The Crane

Many years ago I actually lived in a city for a while. Back then times were hard, finding a job was hard but one afternoon I ran into a young man whose father was looking for a worker. The job was working as a roustabout. A roustabout is someone who does anything that is required to do a job around a heavy piece of equipment. I walked into his father’s office not really knowing what the job was, but I didn’t care I needed work.

As I sat waiting in the office, l gazed at some of the pictures on the walls. There were pictures of heavy equipment and construction sites. One picture caught my eye. It was a photograph of a man in a hard hat. He was standing erect, and you got the feeling, perfectly still. Surrounding the top of his head was a massive mechanical digging bucket that I later learned was called a clam bucket, the type with the teeth that you see on big digging machines. You could tell by the picture that the teeth of the bucket were actually at the edge of the man’s hard hat as if trying to take it from his head.

About this time, what I considered to be an elderly man, who was probably about 60 years old, came out of a door and greeted me. He was stout, with rough hands and a firm handshake, but a smile in his eye. He said to me, “I see you like that picture. I was running the crane on the other end of that bucket, used to be pretty good.” He told me he used to be able to pick the hard hat off a man’s head. I was thinking to myself the man probably just moved into that position after the massive jaws were already set and still, but I didn’t say so. This kind gentleman said he would give me a try, and I went to work for him the next day.

It was hard work, sometimes using a shovel and sometimes running a jackhammer. We got a job about six months after I began working with him. There was a school that sat upon a high plateau. At the bottom of the plateau there was a concrete drainage ditch that surrounded the west side of the school. After some time, the sides of this plateau had eroded leaving deep ditches in its banks, and the dirt had collected in the concrete drainage ditch below. Our job was to remove the dirt from the ditch and put it back on the bank of the plateau and compact it in. We worked for several weeks on this job.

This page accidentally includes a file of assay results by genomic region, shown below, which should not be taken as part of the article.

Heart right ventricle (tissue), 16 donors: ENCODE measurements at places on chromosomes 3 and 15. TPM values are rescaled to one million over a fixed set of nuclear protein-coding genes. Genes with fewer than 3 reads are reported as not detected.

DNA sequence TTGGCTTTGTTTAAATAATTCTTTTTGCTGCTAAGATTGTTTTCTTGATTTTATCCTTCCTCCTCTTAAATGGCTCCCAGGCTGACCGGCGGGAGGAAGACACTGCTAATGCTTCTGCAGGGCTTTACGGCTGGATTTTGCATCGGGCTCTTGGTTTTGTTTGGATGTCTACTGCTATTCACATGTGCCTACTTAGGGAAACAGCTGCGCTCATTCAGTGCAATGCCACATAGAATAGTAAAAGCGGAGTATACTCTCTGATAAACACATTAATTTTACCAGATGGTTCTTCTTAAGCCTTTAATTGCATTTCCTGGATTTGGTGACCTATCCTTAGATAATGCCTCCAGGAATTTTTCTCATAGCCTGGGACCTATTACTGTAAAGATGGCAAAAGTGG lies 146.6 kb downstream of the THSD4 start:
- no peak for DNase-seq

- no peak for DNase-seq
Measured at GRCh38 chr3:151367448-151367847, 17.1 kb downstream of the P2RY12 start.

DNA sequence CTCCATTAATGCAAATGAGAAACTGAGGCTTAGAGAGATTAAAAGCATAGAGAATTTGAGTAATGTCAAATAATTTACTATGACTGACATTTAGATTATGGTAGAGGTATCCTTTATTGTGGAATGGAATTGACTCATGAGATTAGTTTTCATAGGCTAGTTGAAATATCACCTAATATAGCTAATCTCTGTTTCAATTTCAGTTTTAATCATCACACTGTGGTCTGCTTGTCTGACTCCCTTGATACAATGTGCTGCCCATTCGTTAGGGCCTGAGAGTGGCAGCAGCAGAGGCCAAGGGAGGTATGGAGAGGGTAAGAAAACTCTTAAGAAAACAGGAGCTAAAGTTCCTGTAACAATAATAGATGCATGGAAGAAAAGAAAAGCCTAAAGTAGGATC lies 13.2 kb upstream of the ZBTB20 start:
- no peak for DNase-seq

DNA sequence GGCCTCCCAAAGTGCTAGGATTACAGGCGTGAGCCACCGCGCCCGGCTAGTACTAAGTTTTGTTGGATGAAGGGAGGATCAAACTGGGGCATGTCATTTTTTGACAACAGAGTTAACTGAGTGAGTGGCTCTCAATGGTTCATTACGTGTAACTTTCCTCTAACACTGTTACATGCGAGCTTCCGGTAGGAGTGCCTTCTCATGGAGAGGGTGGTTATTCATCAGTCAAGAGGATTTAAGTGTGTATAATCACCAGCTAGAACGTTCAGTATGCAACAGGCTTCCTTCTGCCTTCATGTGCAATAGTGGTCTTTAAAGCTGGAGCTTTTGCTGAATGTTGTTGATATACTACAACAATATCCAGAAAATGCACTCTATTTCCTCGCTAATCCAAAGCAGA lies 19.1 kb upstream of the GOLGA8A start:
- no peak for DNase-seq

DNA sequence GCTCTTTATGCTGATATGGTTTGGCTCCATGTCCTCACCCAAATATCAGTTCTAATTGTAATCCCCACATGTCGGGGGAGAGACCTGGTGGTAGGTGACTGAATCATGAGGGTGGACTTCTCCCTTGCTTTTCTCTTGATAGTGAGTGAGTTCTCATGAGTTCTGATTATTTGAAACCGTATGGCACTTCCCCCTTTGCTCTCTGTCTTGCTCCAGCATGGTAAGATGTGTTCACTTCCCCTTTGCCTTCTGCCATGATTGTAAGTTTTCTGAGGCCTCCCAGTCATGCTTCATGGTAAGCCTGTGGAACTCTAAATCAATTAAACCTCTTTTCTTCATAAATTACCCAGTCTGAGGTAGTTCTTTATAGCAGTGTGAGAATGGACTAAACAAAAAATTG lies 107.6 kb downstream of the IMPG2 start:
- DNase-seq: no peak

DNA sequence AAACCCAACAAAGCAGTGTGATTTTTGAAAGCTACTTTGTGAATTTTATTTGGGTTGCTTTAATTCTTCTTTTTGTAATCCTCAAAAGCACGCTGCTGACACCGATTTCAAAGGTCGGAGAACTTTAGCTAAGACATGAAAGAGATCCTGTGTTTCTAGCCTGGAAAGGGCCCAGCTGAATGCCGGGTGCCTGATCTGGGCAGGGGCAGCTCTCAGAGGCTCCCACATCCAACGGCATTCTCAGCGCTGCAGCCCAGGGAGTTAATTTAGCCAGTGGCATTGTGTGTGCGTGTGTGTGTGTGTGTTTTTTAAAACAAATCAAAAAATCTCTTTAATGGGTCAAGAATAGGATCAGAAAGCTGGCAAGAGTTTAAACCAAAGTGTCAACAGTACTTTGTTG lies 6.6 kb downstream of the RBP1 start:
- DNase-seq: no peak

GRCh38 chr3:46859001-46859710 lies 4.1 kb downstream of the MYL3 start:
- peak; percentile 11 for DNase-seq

On the first day on this job at lunch time, the children were enjoying lunch on a large grass field on the top of the plateau. We were also taking our lunch break. I heard the boss shout to his son, “Let’s eat with the kids.” So his son grabbed his lunch pail and walked over to the line that was dangling from the crane.

At the end of the line was a large steel ball with a hook on it. The father lifted the ball about 2 feet off the ground, and his son straddled it, sitting on the ball. His father then lifted the ball to the top of the crane’s derrick, about 110 feet high, and swung his son over the ditch and over a chain-link fence at the top of the plateau. When the ball reached the edge of the grassy area, I watched in horror as the ball and his son seemingly dropped freefall to the ground. Just before the ball and his son reached the ground and about 30 feet from impact, I saw the ball slow until by the time it reached the ground his son lightly stepped off and walked away.

The father then picked up the heavy ball, swung it to the ditch and dropped it in front of me yelling “get on.” I did so and was immediately lifted 110 feet in the air. As I neared the top pulley, I was praying he would stop in time. For if he didn’t it would probably chop off my hands, and I would fall 110 feet to my death. But he did stop in time, and he swung me around to the same grassy area at the top of the plateau. Then he dropped me. I was flying through the air hoping something hadn’t gone wrong as the ground rushed up to me. As with his son, when I was nearing the ground, I began to feel the ball slowing. I never felt him touch the brake the dissent just slowed, and when my legs could touch the ground, the ball stopped.

By this time, the children were watching intently, and a huge cheer went up as I stepped from the ball. I know that nowadays, this practice would absolutely never be allowed. But in those days, it was a part of living. Real living.

One Response to "The Crane"

  1. Sandi Hughes   April 23, 2017 at 7:42 am

    Mr. Fudd, you captivated me from the git go and I hung tightly to your narrative until the very end. If I hadn’t subscribed to AV Outlook’s email posts, I would not have enjoyed your wonderful story. Thank you! I will say though that I expected some sort of moral or lesson from it, which reminded me that many experiences in life are okay just to be “fun”. If there is a concluding thought about your story for me, it is simply to enjoy life more by living in the moment. Thank you again!

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